It is equally disheartening to know that Democratic Mayor Charles Meeker has gone on record as saying he thought such elimination of said post is "reasonable!" Mr. Mayor, as a politician who have seemingly fought against the Board of Education's re-assignment policy recently, it baffles me how you can call this attack on Southeast Raleigh "reasonable" in any respect. In my view this move will of course strip Southeast Raleigh of 37 plus years of wheeling any meaningful power in the City Manager's Office, and secondly, will grant City Manager Allen a full dictatorship blessing from City Council should they ratify this slap in the face to District C.
Likewise, other council members have also gone on record in support of Allen's proposed agenda. However, it is to be expected of some of those Council Members, especially since they do not represent District C. But to my disbelief, former Council Member James West who served the people of Southeast Raleigh for 11 years came out in support of this new proposed model as well; stating" he supports Allen's efforts to consolidate staff positions. But West said Wray's work educating residents and getting them involved in government affairs should continue under the new model." By supporting Allen's new model to eliminate this position, I can only muster up one thought with respect to Mr. West: "he's thrown Southeast Raleigh under the bus."
Though it is expected that Council Member, Eugene Weeks, who presently represent District C following James West's resignation of said seat will be my opponent in the bid for District C's Council Post in 2011; I would pray he show some courage, intestinal fortitude and vision for the future of Southeast Raleigh's socio-economical advancement by standing up to Council and Allen, and vote NO to the proposed elimination of this important post held by Lawerence Ray. If there were ever a time in which he could exemplify his independent thinking and decision making leadership since taking office on the City Council's Panel, this is the time. It would be a disappointment if Weeks treated this issue like that of Chavis Parks.
I, like Bruce Lightner disagree with this proposed elimination, and could not in good conscientiousness support Mayor Meeker or any other Council Member for that matter in any of their future political plights should they ratify this wrong-headed proposal by Allen. This has been the overall stance in which my supporters and constituent base has taken on this matter. Therefore, I/We would vehemently urge council to vote "no" on such a proposal with respect to eliminating Lawrence Ray's recently retired Asst. City Manager position.
To follow Dr. Lent Carr's Bid for City Council follow the following link:
"VOTE LENT CARR RALEIGH CITY COUNCIL, DISTRICT C 2011"
More than 1.6 million people in North Carolina have criminal records.
City Council hopeful, Dr. Lent C. Carr, II, The Community Success Initiative, the Raleigh Second Chance Alliance, Congregations for Social Justice, and the N.C. Justice Center all say removing that question in this state/city is a critical step toward former offenders finding jobs and the economic security that may keep them from returning to prison.The Community Success Initiative provides support for people coming out of prison and jail. Its founding director, Dennis Gadhdy, said 22,000 to 26,000 people come out of North Carolina's prisons each year.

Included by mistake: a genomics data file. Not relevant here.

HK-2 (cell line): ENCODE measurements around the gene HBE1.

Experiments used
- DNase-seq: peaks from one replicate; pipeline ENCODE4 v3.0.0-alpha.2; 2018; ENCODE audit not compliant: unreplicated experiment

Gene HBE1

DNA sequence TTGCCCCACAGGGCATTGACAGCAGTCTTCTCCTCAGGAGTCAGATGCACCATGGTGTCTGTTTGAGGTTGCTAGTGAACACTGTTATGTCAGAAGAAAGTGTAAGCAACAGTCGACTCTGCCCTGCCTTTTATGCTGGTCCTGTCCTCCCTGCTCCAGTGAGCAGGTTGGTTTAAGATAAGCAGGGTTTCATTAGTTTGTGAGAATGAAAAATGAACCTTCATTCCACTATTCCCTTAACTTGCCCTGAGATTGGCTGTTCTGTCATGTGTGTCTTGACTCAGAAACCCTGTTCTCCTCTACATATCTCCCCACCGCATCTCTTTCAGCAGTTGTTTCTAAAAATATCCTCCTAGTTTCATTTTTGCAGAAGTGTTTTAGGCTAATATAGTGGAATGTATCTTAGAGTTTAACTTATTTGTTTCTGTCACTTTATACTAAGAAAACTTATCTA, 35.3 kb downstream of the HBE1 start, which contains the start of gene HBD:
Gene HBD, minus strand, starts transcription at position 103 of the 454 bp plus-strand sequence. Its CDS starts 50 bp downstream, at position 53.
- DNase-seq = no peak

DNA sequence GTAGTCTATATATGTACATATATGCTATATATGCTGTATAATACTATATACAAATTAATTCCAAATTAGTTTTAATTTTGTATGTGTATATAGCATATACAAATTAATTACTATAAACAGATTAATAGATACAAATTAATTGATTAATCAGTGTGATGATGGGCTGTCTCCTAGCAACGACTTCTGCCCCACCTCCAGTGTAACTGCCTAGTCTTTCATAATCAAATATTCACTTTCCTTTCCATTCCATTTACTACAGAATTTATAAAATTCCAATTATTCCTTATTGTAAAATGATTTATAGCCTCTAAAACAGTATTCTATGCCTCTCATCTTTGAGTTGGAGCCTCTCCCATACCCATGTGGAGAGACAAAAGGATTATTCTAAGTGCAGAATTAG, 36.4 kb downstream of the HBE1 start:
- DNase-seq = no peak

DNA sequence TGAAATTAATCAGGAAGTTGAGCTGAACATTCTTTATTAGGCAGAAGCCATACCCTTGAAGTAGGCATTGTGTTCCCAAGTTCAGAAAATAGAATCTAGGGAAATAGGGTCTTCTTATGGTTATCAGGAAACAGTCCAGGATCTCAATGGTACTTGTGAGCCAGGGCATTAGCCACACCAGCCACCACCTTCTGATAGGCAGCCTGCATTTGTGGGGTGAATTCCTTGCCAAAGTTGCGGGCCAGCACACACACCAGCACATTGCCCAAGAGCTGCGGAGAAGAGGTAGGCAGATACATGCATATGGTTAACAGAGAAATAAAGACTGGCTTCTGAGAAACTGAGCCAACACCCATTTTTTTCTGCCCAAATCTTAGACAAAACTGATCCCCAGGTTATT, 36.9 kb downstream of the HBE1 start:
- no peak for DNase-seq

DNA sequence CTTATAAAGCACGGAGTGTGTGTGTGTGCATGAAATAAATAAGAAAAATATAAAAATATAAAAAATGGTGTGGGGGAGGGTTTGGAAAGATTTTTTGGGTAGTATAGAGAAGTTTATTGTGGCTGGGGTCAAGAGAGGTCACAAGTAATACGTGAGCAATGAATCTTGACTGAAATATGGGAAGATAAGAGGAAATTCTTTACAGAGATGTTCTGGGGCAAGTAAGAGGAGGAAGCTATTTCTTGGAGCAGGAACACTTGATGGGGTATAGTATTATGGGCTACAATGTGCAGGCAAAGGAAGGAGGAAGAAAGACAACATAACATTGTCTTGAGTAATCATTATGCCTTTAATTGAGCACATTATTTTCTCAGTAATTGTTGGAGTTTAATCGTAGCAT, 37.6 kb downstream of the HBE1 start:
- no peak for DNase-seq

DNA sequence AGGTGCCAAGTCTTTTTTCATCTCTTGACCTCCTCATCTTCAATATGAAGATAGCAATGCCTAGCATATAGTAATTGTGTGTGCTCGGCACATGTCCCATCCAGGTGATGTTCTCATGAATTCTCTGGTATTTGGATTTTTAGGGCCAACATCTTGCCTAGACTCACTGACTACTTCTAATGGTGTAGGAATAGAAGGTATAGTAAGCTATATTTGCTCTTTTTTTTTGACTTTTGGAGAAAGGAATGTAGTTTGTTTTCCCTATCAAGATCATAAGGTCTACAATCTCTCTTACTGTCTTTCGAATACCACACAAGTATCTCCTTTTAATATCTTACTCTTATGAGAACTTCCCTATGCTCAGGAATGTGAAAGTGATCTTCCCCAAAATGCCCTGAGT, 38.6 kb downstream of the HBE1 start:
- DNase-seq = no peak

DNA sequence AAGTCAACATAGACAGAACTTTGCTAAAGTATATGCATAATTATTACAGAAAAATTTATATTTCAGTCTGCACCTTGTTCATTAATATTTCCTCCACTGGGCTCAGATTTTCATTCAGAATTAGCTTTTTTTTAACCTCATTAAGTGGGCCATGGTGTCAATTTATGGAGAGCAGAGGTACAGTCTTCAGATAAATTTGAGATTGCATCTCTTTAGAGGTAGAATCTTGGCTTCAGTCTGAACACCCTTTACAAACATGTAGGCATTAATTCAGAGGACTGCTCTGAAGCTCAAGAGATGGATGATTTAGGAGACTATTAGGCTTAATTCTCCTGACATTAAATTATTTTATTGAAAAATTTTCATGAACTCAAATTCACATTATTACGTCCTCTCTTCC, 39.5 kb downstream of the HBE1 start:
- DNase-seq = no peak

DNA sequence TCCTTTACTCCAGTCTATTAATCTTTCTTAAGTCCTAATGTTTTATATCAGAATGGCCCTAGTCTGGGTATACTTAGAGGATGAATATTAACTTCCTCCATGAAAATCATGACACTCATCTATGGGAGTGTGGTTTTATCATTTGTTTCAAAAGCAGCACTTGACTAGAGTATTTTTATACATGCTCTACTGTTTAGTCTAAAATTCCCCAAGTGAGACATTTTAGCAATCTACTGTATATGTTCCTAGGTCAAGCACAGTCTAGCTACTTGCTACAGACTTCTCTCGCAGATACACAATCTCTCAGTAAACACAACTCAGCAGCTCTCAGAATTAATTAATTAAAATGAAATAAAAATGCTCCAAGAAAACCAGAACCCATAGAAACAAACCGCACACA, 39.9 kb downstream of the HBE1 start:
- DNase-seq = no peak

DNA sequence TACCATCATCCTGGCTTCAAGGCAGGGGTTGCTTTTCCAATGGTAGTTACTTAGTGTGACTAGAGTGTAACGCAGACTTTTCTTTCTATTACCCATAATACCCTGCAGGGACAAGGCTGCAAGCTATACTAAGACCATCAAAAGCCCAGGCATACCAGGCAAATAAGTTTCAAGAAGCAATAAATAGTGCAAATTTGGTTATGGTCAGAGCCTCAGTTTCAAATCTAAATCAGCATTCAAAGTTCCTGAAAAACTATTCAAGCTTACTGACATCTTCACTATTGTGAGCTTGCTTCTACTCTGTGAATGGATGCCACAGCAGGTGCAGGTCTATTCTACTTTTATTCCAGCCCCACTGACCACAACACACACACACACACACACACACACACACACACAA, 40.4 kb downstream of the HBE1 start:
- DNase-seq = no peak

As of August, more than 6,700 people were under the supervision of the state Department of Correction on probation or parole in Wake County alone. In Durham County, nearly 4,000 people are on probation or parole, according to Durham Second Chance Alliance members. Thousands more have criminal convictions.
This issue is "important for a couple of reasons," "Right now the economic crisis we're in makes it difficult for people to find employment, especially those reformed offenders who only seek a second chance to become a productive citizen of our community. We need to remove the disability barriers that exist for that segment of our community, so that those persons seeking a change in their lives can find jobs and assist in the spurring of economic growth to Raleigh, North Carolina's bottom line." Said Dr. Lent Carr at a recent Youth Empowerment Summit held at one of his Campaign functions in Southeast Raleigh.
Employers who invest in people with criminal histories are ultimately investing in the safety of the greater community by helping them secure legitimate employment, he said.
Those of us concerned citizens pushing for the change in Raleigh are only proposing that the question be removed from the initial application so that employers won't be immediately dissuaded by a criminal record before learning more about a job candidate's experience, skills and personality. A criminal background check would still be required before the applicant is hired, but making it to the interview phase would give the applicant a chance to explain the nature of the crime, how long ago it occurred, incarceration and rehabilitation efforts.It is a fact that the ever present "Have You Been Convicted of a Felon" Box doesn't fairly give the reformed offender the chance to tell the purported employer "that he/she has changed course in their lives, and that they are not looking for a hand-me-out, but nothing more than a fair shake at living a crime free employed life.
It is my belief as your "change" candidate that removing this discriminative "felony box" will inevitably remove those ex-offenders from a potential future crime committed in our community, and the rewards for the greater base of Raleigh as a whole will be... less crime, fewer beat cops, more economic growth and lives we've invested in in the war on gangs, drugs and senseless homicides perpetrated at the expense of the lives of our youths; nominally known as: (Our Future). Therefore, if elected, I plan to push this reform initiative until passage and ratification has be won.